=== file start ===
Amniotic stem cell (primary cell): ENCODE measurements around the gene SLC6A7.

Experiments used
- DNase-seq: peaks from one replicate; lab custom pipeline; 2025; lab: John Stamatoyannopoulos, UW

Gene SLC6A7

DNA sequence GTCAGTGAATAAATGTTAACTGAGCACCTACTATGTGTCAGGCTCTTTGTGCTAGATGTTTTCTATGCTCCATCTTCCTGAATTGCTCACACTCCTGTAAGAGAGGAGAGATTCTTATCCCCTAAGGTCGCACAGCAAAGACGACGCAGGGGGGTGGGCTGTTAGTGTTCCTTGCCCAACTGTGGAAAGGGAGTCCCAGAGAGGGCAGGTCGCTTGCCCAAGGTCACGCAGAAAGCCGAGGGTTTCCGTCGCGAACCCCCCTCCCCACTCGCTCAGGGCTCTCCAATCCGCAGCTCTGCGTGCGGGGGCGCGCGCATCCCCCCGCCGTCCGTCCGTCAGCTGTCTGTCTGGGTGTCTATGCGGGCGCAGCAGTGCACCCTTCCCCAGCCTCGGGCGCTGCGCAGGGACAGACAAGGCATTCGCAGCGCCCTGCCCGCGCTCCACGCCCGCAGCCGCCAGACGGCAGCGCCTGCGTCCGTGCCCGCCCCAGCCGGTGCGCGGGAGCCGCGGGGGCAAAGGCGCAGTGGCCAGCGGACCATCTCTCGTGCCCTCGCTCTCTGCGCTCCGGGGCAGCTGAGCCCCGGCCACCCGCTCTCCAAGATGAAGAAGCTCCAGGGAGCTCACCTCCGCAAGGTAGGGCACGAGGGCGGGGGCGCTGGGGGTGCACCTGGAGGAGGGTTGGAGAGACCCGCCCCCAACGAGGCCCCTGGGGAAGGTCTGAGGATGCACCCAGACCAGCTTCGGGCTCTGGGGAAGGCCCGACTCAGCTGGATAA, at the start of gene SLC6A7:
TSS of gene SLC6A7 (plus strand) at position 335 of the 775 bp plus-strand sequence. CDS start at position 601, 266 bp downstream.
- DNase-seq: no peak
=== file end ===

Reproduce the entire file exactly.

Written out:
Amniotic stem cell (primary cell): ENCODE measurements around the gene SLC6A7.

Experiments used
- DNase-seq: peaks from one replicate; lab custom pipeline; 2025; lab: John Stamatoyannopoulos, UW

Gene SLC6A7

DNA sequence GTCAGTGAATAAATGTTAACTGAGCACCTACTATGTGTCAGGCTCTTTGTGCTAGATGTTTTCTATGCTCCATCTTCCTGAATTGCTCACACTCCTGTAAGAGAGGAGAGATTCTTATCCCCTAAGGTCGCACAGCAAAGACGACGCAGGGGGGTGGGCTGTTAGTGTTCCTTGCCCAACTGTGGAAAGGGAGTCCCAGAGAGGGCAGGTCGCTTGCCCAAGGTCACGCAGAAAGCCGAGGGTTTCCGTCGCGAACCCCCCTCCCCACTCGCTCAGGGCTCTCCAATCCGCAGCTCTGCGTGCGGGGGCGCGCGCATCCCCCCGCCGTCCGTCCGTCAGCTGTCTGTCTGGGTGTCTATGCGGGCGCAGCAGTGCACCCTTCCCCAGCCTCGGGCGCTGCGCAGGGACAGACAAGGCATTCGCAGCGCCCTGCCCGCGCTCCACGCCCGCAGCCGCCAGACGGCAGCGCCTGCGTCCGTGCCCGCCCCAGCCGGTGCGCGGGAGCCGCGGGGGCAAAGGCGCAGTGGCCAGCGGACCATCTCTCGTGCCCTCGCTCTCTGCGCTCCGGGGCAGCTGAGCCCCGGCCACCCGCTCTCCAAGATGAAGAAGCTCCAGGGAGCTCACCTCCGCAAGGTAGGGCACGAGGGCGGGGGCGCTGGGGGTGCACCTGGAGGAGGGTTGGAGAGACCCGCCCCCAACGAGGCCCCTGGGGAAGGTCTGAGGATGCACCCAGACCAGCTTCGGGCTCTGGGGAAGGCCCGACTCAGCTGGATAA, at the start of gene SLC6A7:
TSS of gene SLC6A7 (plus strand) at position 335 of the 775 bp plus-strand sequence. CDS start at position 601, 266 bp downstream.
- DNase-seq: no peak